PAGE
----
The Alaskan Malamute is a large and muscular domesticated dog with a heavy fur coat and bounds of energy. The Malamute was originally put to use as a freight-carrying animal because of their endurance in cold climates. They are best known today as slay dogs, teamed up to cart people and cargo across the frozen tundra of Alaska.
The Malamute is a part of the Spitz family of dogs. Developed by the Mahlemuitstribe of Alaska, their vast history can be traced back 2,000 to 3,000 years.
Alaskan Malamutes have a thick double coat that can be as much as ten centimetres in length. Athletic, very strong and fast working dogs, the Alaskan Malamute is
similar in appearance and build to the Siberian Husky with the two often being mistaken for each other. Bred by native the peoples of Alaska and developed to survive the nomadic tendencies of these their owners, the Alaskan Malamute is an intelligent and resourceful dog, athletic and spirited.
The Alaskan Malamute is unique in that it is still being used today for the original purposes that surround its breeding. For this reason, the Malamute is a very
independent, inquisitive and resourceful animal. Because they are bred to survive one of the most unforgiving environments inhabited by humans, they have a very strong hunter’s instinct and can cause trouble if let off the leash in public—known to chase smaller dogs, cars and wildlife.
They are a popular breed in North America, the United Kingdom and Australia. While they are independent animals, they are affectionate and gentle with their families
and very loyal. Alaskan Malamutes have been employed in various working roles, including search and rescue.
Alaskan malamutes are generally sized at between 58 and 63 cm with a healthy weight ranging between 36 and 43 kgs. They will generally live to between 12 and 16 years of age.
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Although independent by nature, the Alaskan Malamute is very fond of people and makes an ideal companion pet.
Their extensive history has seen them living in very close quarters with nomadic peoples and they are enjoy prolonged human contact. It is for this reason that they make an ideal indoor pet as well as an outdoor pet. They are very energetic animals, however, and require a great deal of outdoor exercise.
The Australian summers are quite hot for a dog that places its origins above the Arctic Circle; be sure to keep an eye on your Malamute during the warmer months as they are prone to the effects of severe heat. Cold baths and the comfort of the indoors will improve their mood during these times.
Their independence can cause problems at the dog park or down the street. Good training and consistent discipline will ensure a higher degree of control.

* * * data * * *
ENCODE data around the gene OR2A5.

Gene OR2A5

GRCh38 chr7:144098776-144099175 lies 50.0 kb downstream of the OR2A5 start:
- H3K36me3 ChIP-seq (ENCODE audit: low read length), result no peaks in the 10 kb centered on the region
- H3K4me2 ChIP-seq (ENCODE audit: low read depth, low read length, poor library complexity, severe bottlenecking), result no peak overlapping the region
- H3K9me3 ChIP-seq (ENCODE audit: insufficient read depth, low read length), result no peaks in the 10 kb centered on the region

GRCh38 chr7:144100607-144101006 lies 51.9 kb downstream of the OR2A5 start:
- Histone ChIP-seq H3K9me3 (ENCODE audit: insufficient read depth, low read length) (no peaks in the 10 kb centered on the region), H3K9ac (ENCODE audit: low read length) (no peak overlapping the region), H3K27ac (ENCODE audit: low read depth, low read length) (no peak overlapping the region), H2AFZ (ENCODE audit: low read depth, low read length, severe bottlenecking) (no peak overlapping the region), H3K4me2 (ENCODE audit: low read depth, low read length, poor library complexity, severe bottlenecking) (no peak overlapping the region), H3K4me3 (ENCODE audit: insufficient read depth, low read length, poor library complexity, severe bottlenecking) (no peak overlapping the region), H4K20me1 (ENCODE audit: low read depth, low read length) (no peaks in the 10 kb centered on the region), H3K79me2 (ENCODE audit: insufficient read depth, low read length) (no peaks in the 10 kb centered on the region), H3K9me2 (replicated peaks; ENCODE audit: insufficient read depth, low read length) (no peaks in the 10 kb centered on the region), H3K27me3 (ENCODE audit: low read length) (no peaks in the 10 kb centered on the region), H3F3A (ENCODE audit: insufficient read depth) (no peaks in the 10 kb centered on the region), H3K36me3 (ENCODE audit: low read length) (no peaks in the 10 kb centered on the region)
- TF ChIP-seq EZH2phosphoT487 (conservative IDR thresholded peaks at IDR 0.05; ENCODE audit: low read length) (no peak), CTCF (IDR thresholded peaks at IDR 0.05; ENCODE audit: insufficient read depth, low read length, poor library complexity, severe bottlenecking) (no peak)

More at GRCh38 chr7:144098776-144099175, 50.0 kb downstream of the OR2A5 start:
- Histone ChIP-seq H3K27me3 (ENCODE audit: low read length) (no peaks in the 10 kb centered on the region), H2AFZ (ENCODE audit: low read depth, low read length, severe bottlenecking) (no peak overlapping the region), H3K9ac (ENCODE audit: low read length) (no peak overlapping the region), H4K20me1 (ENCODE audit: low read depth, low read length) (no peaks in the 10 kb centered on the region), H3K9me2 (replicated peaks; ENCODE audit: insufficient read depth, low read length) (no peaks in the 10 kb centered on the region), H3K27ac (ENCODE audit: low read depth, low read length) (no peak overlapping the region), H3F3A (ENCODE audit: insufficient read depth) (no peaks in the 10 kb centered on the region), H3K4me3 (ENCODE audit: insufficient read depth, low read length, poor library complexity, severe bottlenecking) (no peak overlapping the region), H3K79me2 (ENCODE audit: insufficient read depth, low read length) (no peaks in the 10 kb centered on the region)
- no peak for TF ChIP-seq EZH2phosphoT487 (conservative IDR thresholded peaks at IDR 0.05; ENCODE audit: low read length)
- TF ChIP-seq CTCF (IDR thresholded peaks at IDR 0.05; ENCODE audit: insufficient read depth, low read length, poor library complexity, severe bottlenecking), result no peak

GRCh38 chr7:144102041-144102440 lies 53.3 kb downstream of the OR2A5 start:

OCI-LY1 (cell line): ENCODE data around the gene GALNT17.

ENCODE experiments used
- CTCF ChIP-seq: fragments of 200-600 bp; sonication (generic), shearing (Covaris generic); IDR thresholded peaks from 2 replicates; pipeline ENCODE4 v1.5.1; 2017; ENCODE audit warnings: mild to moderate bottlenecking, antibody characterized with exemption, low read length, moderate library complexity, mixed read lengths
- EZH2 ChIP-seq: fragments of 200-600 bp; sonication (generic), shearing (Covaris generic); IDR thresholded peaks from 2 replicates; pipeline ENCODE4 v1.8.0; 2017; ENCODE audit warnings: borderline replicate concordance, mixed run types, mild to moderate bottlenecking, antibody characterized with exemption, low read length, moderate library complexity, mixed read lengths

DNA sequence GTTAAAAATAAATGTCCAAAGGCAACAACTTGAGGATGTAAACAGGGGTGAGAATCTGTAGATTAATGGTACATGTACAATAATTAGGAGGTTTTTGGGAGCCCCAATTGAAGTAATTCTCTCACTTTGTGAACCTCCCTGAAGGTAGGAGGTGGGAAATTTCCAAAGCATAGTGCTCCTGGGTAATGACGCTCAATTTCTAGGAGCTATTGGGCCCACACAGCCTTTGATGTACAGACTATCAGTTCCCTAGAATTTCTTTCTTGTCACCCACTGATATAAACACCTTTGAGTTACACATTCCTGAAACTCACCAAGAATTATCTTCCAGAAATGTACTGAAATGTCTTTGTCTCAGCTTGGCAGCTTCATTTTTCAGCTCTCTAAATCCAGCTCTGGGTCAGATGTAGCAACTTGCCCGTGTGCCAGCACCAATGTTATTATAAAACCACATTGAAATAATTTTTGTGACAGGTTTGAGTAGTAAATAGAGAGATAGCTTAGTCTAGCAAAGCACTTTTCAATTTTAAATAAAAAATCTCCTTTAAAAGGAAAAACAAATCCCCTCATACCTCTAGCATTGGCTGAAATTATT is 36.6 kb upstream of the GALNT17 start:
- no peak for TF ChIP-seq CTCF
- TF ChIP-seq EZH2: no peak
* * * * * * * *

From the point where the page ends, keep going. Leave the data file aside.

While the Alaskan Malamute has a good reputation with children and can live quite happily with other pets around the home, the breed has a strong hunter’s instinct and it is advised that younger kids be supervised at all times. Some owners of the Alaskan Malamute have reported stubbornness and difficulty in training. The independence of the Malamute is a hallmark of the breed and can be overcome with a firm hand.
Be a strong and dominant pack leader and your Alaskan Malamute will respond. Early socialisation is a good idea, as a puppy and as often as possible.
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The Alaskan Malamute is thought to have been bred by the people of the Mahlemuit tribe in north western Alaska. They were bred as an all-purpose working dog, required to assist in hunting, tracking and hauling packs of goods across long distances in freezing temperatures.
When Europeans started heading north in search of gold in the late 1890s, the Malamute was highly sought after as both a working and companion dog for prospectors. They breed quickly gained a reputation for their determined nature, known for hunting large dangerous game like bears. Although the these settlers introduced other
breeds into the bloodline, largely to make up for the demand for the dog, it was found that the Alaskan Malamute is still a very distinctive breed today and one of the
oldest domesticated dogs still in existence.
In 1935 the breed was officially recognised as the Alaskan Malamute Club of America was formed. With the Second War came new duties for the breed. Most of the few American registered Malamutes were loaned for an official expedition to Antarctica. After the dogs had served their purpose, a decision was passed down from on high to destroy the dogs with explosives rather than take them back to the United States.
After this event there were so few registered Alaskan Malamutes remaining that the American Kennel Club reopened registration. As of1947 roughly 30 registered Alaskan Malamutes remained.
The popularity of the Alaskan Malamute has gone from strength to strength since the war and a new respect for the breed became cemented when Alaska announced the Malamute as the state’s official dog in 2010.
Alaskan Malamute Club of Victoria: http://www.amcv.org.au/